The Atlantic Wall
From the summer of 1941, Hitler moved ever more troops to fight the Soviet Union on the Eastern Front. At the same time, however, Nazi Germany was expecting a sea-borne Allied invasion in the west. The solution to the dilemma was the construction of the Atlantic Wall between 1942 and 1945. The ‘Wall’ was actually a series of concrete bunkers, manmade barriers and natural obstacles like cliffs and rocks, stretching along five thousand kilometres of North Sea and Atlantic coast from northern Norway to the Spanish border. These coastal defences turned the Nazi-occupied west of Europe into a virtually impregnable fortress that could be held by relatively few troops.
The construction of the Atlantic Wall
Building the wall was not progressing fast enough and Hitler was concerned that the open artilleries were too vulnerable for airstrikes. He chose therefore to build bunkers around them with reinforced concrete walls of at least 2 metres thick. This was called 'Ständiger Ausbau (St)'. Then, on August 25th 1942, General-Field Marshal Gerd Von Rundstedt, commander of all German troops on the western front at the time, ordered the West-European coast be transformed into an impregnable fortification. This, order number 14, was the birth of the Atlantic Wall.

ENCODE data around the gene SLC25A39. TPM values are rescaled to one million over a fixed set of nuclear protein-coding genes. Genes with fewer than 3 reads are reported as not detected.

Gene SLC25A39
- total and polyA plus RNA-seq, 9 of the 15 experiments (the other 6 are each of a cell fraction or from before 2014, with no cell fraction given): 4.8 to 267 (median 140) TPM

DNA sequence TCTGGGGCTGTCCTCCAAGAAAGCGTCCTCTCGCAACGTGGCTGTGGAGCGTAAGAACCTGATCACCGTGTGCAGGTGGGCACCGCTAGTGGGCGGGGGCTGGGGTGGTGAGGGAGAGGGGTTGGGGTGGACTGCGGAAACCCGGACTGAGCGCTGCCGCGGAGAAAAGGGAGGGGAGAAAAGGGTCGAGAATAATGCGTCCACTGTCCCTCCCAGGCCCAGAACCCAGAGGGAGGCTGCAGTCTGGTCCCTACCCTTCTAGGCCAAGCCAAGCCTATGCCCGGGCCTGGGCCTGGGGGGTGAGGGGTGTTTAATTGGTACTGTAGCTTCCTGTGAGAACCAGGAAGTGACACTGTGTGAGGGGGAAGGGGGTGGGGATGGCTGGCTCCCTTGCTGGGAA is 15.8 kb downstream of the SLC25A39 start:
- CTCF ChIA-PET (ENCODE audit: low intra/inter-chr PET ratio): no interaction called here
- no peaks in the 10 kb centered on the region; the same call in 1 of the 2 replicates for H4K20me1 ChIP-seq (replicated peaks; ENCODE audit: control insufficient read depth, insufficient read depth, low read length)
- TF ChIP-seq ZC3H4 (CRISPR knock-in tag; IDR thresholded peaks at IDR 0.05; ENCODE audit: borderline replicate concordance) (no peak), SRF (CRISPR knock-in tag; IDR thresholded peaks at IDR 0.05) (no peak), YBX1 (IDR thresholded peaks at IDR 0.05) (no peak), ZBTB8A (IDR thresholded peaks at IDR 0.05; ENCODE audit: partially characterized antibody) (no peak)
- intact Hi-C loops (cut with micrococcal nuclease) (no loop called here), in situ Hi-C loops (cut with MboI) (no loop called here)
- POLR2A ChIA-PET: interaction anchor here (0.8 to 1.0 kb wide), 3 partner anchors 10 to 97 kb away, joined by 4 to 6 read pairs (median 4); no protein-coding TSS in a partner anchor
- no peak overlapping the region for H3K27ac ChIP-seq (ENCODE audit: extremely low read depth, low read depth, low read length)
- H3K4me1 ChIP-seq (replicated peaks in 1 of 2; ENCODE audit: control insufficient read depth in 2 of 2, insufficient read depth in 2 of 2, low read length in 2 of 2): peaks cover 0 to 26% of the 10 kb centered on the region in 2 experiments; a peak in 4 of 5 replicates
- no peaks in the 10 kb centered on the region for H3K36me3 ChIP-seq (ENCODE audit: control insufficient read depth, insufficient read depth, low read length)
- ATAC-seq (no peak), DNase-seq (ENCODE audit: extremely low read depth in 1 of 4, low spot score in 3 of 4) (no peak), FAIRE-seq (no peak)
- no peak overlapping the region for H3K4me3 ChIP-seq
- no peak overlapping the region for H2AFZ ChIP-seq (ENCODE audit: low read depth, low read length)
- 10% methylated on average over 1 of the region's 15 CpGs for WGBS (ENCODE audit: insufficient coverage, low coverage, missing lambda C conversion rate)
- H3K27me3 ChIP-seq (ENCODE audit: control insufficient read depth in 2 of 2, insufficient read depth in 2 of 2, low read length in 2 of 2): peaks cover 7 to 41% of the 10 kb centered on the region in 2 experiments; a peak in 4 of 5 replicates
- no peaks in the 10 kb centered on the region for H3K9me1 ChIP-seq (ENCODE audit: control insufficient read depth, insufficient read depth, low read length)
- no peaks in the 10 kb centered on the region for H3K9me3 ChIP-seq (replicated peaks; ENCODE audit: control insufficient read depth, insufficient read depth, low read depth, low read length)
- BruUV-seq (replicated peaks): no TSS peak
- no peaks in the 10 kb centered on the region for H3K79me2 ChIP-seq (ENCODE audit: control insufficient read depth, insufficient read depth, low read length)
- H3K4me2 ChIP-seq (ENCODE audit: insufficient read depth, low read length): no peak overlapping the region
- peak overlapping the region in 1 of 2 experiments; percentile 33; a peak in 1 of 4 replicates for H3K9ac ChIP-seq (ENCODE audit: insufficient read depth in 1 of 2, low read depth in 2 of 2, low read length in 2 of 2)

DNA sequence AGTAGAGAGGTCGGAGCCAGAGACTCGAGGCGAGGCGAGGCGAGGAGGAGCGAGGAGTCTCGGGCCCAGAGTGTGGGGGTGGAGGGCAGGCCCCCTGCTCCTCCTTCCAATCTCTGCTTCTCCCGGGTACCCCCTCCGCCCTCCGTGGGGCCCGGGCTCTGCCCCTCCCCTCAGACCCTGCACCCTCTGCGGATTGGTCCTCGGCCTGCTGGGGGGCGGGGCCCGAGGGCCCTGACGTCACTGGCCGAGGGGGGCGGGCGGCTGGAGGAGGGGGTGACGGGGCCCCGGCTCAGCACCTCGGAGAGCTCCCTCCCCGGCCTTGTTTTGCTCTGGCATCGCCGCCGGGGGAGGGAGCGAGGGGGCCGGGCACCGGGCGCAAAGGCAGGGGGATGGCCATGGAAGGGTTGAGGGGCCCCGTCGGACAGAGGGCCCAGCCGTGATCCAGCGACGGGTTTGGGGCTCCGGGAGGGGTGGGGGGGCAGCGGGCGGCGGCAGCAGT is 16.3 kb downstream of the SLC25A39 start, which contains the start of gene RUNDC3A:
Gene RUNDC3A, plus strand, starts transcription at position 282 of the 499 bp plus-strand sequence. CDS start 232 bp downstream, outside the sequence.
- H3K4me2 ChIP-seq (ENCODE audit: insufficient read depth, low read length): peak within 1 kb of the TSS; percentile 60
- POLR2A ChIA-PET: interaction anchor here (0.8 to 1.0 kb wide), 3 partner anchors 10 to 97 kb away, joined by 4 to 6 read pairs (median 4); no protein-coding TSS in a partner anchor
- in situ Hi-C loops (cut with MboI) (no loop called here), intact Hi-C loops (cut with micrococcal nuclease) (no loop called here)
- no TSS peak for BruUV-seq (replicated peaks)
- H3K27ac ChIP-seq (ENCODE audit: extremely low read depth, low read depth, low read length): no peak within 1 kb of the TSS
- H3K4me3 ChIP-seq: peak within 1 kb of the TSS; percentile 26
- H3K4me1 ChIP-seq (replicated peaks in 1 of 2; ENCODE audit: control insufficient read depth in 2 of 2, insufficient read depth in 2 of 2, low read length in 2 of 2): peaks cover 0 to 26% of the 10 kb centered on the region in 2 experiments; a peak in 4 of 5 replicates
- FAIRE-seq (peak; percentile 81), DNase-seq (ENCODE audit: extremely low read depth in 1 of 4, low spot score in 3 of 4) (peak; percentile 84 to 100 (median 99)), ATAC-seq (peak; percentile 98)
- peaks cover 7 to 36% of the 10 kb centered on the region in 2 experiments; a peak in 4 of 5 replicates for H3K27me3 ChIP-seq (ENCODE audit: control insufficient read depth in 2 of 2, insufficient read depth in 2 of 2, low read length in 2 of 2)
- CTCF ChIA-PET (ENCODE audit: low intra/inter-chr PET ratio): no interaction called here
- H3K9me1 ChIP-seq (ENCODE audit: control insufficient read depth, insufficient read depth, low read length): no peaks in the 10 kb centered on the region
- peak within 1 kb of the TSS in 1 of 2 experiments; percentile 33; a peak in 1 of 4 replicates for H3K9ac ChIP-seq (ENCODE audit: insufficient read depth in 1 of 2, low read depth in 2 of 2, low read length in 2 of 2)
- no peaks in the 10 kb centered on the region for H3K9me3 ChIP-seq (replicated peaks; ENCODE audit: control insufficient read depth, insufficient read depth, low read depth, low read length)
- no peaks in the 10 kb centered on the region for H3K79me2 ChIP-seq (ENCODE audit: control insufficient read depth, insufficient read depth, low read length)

Some 15,000 heavy bunkers along the Dutch, Belgian and French coast should have been built by May 1st 1943, but due to insufficient manpower, materials and fuel only 6,000 were completed. Of this number 510 were completed in The Netherlands, instead of the 2,000 that were planned.
In 1943, Hitler appointed Field Marshal Erwin Rommel as inspector of the Atlantic Wall. His strategy was to destroy attackers at sea and only to give battle on the beaches if driven to it as a last resort. In accordance with this, Rommel began in early 1944 with the installation of numerous hindrances along the water's edge, including masses of large poles buried so they stuck out of the sand at an angle connected with steel wire and combined with landmines, later called 'Rommel-asparagus'. Furthermore, he fortified the defences on the land-facing side by flooding low-lying areas and installing minefields, levees and trenches, anti-tank ditches and other obstructions. The compilation of the Atlantic Wall continued right up until the end of the war, even though it had become clear much earlier that there was no longer any reason to do so.
The Atlantic Wall measures 6200 kilometres in length (including the coastline of the British Channel Islands which Hitler captured in 1940).
In the end, the full 2,000 fortifications were realised, along with tens of thousands of lighter bunkers and brickwork buildings. Moreover, likely vulnerabilities for enemy aviation landings and tank offensives on the land-facing side of the coast were further fortified with more anti-tank ditches, anti-tank walls and other obstacles.